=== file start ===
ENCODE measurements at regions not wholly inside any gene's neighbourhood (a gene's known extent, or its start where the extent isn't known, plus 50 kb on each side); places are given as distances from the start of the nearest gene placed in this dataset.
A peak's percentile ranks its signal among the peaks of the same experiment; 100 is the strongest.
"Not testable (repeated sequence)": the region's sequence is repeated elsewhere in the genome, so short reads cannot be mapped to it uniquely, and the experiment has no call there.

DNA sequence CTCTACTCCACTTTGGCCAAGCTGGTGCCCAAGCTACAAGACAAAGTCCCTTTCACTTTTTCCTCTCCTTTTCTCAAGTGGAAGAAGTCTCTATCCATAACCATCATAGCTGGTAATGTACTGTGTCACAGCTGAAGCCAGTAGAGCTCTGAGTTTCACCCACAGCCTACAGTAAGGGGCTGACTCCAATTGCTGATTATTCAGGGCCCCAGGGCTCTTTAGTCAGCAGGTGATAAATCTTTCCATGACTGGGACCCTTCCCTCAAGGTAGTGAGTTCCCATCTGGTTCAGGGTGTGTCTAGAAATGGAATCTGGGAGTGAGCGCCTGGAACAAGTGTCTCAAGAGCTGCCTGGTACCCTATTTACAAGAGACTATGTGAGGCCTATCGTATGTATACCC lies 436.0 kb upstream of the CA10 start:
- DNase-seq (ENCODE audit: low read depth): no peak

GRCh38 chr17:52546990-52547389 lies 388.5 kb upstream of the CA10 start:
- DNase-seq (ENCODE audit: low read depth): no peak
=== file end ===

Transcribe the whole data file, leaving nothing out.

ENCODE measurements at regions not wholly inside any gene's neighbourhood (a gene's known extent, or its start where the extent isn't known, plus 50 kb on each side); places are given as distances from the start of the nearest gene placed in this dataset.
A peak's percentile ranks its signal among the peaks of the same experiment; 100 is the strongest.
"Not testable (repeated sequence)": the region's sequence is repeated elsewhere in the genome, so short reads cannot be mapped to it uniquely, and the experiment has no call there.

DNA sequence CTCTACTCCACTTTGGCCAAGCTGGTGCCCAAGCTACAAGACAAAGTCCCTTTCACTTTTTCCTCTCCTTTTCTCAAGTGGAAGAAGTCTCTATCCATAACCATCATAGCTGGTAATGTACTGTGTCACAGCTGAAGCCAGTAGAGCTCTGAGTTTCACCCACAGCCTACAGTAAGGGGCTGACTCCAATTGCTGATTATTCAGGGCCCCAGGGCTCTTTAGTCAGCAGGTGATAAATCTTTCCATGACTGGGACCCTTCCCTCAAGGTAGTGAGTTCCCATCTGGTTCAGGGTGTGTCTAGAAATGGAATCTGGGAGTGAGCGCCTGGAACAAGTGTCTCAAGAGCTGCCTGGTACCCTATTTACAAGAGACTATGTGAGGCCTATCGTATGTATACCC lies 436.0 kb upstream of the CA10 start:
- DNase-seq (ENCODE audit: low read depth): no peak

GRCh38 chr17:52546990-52547389 lies 388.5 kb upstream of the CA10 start:
- DNase-seq (ENCODE audit: low read depth): no peak